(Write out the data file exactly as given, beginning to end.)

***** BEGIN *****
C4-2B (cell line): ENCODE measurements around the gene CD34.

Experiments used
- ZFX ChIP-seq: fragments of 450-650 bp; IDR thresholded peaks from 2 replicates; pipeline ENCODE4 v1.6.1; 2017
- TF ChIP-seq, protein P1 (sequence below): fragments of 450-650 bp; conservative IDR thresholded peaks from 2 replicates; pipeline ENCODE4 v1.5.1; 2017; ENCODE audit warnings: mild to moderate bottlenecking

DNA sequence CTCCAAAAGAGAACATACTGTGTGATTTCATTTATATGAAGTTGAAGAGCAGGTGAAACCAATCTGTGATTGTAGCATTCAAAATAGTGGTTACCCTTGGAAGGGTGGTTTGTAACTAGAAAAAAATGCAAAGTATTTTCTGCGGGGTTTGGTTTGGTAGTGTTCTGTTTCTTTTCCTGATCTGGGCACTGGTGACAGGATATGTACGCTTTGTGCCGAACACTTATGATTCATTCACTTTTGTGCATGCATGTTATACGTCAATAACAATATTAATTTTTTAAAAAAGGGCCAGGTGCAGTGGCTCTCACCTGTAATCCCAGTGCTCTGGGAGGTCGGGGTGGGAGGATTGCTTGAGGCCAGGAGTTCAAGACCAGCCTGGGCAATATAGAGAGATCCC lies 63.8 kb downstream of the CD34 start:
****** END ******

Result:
C4-2B (cell line): ENCODE measurements around the gene CD34.

Experiments used
- ZFX ChIP-seq: fragments of 450-650 bp; IDR thresholded peaks from 2 replicates; pipeline ENCODE4 v1.6.1; 2017
- TF ChIP-seq, protein P1 (sequence below): fragments of 450-650 bp; conservative IDR thresholded peaks from 2 replicates; pipeline ENCODE4 v1.5.1; 2017; ENCODE audit warnings: mild to moderate bottlenecking

DNA sequence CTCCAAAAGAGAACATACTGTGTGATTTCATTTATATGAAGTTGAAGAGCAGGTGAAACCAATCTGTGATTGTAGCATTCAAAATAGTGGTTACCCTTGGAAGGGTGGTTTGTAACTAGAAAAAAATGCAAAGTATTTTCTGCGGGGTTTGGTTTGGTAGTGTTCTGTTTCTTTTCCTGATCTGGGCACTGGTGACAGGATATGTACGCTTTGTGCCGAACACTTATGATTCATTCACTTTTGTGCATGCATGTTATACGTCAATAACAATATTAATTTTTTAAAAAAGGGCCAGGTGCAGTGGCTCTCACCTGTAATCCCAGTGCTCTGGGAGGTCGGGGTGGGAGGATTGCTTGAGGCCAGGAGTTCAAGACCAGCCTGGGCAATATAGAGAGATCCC lies 63.8 kb downstream of the CD34 start: